“Gardening is the art that uses flowers and plants as paint, and the soil and sky as canvas.”
Wednesday, June 30, 2010
“Gardening is the art that uses flowers and plants as paint, and the soil and sky as canvas.”
Saturday, June 26, 2010
Wednesday, June 23, 2010
Blackberries are producing like crazy this year thanks to all the rain and humidity. I have to be really fast to beat the birds to the day's bounty.
I transplanted a few blackberry bushes to this home in 1997 and I'll never be without them again (both by choice and thanks to birds).
I had planted them under windows as they did in Victorian times. They were used as prowler deterrents. Little did I know they were also house painters, husband weed-eater guy, and running children deterrents. By the time I could admit to my error, they had been seeded throughout the property and I was able let them go close to the house.
Blackberries and raspberries are much easier for me to grow than blueberries because of the walnut trees. Although my blackberries are from some long lost strain (more wild than hybrid) they suit my taste just fine.
Blackberries aren't easy for a small property because of the spreading by birds and every branch that hits the ground roots. They spread quite readily and pruning is a fight with thorns every time. I'm a lackadaisical pruner so mine thrive in spite of my efforts.
Some of the new hybrids have more controlled habits and the size of the berries are much larger. Flavors vary somewhat from tart to sweet and from seedy to meaty.
Here's Paula Deen's recipe for Blackberry Jam. Always good but I must admit I go outside in the morning - pick a cup of berries (what doesn't go directly in my mouth) and have them on my cereal. Good stuff.
by Cooking with Paula Deen Magazine July/August 2010
Paula says the secret to the tastiest canning boils down to one simple rule her Grandmother Paul taught her…use only produce just picked from the field.
Support your local farmers and your pocketbook this summer by buying your produce when it’s at the peak of freshness and coincidentally most affordable. Following Paula’s simple recipes and canning techniques will guarantee you some of your own “Summer in a Jar” come December.
In a large saucepan over high heat add blackberries, sugar, and lemon juice. Stir frequently while bringing to a rolling boil.
Sterilize jars and lids directly before using for 10 minutes in simmering water or in the dishwasher. Remove one at a time when ready to fill.
Courtesy of Cooking With Paula Deen Magazine July/August 2010
Tuesday, June 22, 2010
Monday, June 21, 2010
I've often been asked, "Is the only reason to deadhead daylilies to make the plant look better?" The answer to that is, "Yes, it does make the plant look better." And, "No, there is a more important reason for deadheading."
If a daylily is allowed to set seed heads, the plant will put energy into developing those seeds and preform as if it's the end of the blooming season. At the end of the season, a plant will not concentrate on blooming. For an continuous bloomer like Stella, that will limit the new flowers and the length of the bloom season.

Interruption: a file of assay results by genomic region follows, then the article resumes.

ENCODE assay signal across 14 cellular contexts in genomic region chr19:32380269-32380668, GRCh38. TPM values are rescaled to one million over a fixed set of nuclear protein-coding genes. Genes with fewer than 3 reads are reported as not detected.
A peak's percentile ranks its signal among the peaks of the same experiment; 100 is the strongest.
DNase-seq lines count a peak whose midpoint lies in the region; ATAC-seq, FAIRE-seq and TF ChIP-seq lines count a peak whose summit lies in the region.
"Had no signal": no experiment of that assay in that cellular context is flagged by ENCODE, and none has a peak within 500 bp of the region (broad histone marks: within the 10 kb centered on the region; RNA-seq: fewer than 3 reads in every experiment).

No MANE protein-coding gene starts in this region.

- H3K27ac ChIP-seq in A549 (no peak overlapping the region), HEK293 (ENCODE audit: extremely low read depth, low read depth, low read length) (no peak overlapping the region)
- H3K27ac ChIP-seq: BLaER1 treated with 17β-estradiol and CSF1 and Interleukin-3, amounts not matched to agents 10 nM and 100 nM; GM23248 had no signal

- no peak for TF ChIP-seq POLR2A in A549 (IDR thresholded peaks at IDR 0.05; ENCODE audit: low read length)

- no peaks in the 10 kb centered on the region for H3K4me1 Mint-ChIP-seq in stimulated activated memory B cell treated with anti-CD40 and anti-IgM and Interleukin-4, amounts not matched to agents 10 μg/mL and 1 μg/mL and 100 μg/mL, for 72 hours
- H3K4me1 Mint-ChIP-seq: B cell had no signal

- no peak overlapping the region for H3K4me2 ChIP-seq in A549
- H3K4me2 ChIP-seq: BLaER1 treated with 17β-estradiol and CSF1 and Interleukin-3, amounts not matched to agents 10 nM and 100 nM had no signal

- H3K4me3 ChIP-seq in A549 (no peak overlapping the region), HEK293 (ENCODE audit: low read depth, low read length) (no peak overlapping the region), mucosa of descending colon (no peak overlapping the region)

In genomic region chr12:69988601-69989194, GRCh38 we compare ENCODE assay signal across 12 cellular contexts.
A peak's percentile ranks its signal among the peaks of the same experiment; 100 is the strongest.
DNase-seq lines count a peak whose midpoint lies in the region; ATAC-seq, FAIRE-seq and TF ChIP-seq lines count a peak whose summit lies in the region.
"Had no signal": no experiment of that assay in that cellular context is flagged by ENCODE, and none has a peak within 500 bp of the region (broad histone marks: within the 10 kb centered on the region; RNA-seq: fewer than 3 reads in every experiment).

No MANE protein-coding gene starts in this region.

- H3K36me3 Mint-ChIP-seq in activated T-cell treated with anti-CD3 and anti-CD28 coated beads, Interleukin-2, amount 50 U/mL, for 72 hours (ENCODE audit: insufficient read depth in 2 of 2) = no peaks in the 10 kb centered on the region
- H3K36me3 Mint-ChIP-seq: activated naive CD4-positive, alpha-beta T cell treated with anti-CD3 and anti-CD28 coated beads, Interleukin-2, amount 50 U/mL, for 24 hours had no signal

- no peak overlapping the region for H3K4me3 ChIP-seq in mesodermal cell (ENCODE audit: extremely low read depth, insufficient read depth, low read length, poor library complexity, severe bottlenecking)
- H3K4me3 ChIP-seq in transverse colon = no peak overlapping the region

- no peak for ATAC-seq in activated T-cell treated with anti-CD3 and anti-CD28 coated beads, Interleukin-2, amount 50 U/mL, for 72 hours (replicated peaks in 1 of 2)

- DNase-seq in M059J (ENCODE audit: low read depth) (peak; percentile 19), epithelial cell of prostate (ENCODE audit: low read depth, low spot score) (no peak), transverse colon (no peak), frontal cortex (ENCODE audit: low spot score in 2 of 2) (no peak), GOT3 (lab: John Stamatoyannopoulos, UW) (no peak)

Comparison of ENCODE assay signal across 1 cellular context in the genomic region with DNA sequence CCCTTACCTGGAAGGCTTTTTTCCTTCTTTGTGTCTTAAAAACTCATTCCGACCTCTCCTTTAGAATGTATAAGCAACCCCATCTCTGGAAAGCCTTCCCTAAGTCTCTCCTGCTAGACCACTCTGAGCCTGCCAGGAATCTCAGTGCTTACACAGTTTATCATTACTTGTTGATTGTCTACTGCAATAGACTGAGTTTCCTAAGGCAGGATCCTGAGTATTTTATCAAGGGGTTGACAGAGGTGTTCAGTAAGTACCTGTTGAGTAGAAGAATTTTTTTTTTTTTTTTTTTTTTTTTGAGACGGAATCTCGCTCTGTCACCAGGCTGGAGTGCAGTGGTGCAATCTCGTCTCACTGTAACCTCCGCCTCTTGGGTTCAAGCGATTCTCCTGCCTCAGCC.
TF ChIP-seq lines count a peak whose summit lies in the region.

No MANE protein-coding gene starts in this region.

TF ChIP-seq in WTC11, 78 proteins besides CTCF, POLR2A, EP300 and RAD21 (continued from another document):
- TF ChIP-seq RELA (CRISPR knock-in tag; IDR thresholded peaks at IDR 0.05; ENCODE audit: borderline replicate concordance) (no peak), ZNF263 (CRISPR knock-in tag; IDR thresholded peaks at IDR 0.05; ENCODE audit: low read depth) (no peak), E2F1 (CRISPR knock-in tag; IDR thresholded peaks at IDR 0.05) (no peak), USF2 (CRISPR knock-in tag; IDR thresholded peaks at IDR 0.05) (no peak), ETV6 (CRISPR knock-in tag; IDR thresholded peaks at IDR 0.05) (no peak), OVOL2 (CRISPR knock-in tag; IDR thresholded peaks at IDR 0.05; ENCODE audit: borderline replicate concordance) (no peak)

Even the non-continuous bloomers will put more energy into making fully developed flowers over an extended bloom period if they are deadheaded daily.
For the meticulous: carry a sack and slip the spent flowers inside. For the rest of us: simply toss on the ground and know they will go to mush in a few days.
Another reason for deadheading every morning: Photographs will never have a glob of dead flower to spoil the look.
Saturday, June 19, 2010
The 4-H pledge says a lot about the members, how they live their lives and the projects they bring to the 4-H Fair each year.
I am privileged to again be a judge in the Horticulture and Floriculture divisions. It's an enriching experience. It brings hope for the future generation and pride in the many young people who want to learn and work.
The above picture was a Floriculture "D" entry. Her theme was the "4th of July" and she not only met the criteria for this category but did it superbly. You're looking at a blue ribbon winner.
I was expecting a poor turnout and poor quality of plants and vegetables this year because of the weather and how early our fair is held. It was the opposite - more kids and a surprisingly high quality of produce.
As might be expected, a good percentage of those participating in horticultural projects are from farm families but we have a good share of members who garden at grandma's house, in a small patch beside a city house, a greenhouse and even in disposable cups on the window ledge of the subsidized housing project. And, they all do it with enthusiasm.
Considering we had a huge storm last night (high winds, over two inches of rain in less than a half hour, hail) it was amazing how clean and neat the vegetables were in displays. They all talked of the "trails" of our wet spring and what they had learned. Bless youth: they all laughed and did their best.
The excess rain has even given some vegetables an earlier maturity: Many varieties of lettuce, radishes, huge broccoli, cauliflower, wonderful onions, rhubarb, peas, small potatoes, beets, horseradish, and others. Flowers were the same way. Green, yellow and wax beans were the only thing I saw that was less than perfect.
Judging at this level is not based on the perfect vegetable or flower. It's not really based on perfect anything. This judging rewards effort and there is verbal and written feedback from the judge that is meant to teach and encourage.